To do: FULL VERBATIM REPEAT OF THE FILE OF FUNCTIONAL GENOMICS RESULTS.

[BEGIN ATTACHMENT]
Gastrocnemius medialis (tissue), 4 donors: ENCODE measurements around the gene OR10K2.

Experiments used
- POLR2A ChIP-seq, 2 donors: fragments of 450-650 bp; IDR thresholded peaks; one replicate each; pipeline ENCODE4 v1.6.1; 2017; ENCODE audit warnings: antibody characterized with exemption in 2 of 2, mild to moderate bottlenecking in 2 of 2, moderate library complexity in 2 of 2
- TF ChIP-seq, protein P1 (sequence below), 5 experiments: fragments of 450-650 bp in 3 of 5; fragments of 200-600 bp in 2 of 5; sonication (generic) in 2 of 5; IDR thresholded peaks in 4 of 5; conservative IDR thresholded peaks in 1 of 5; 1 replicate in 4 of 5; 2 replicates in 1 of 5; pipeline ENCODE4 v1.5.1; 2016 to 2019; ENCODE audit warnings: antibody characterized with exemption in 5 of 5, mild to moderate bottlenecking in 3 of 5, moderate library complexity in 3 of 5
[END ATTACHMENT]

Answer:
Gastrocnemius medialis (tissue), 4 donors: ENCODE measurements around the gene OR10K2.

Experiments used
- POLR2A ChIP-seq, 2 donors: fragments of 450-650 bp; IDR thresholded peaks; one replicate each; pipeline ENCODE4 v1.6.1; 2017; ENCODE audit warnings: antibody characterized with exemption in 2 of 2, mild to moderate bottlenecking in 2 of 2, moderate library complexity in 2 of 2
- TF ChIP-seq, protein P1 (sequence below), 5 experiments: fragments of 450-650 bp in 3 of 5; fragments of 200-600 bp in 2 of 5; sonication (generic) in 2 of 5; IDR thresholded peaks in 4 of 5; conservative IDR thresholded peaks in 1 of 5; 1 replicate in 4 of 5; 2 replicates in 1 of 5; pipeline ENCODE4 v1.5.1; 2016 to 2019; ENCODE audit warnings: antibody characterized with exemption in 5 of 5, mild to moderate bottlenecking in 3 of 5, moderate library complexity in 3 of 5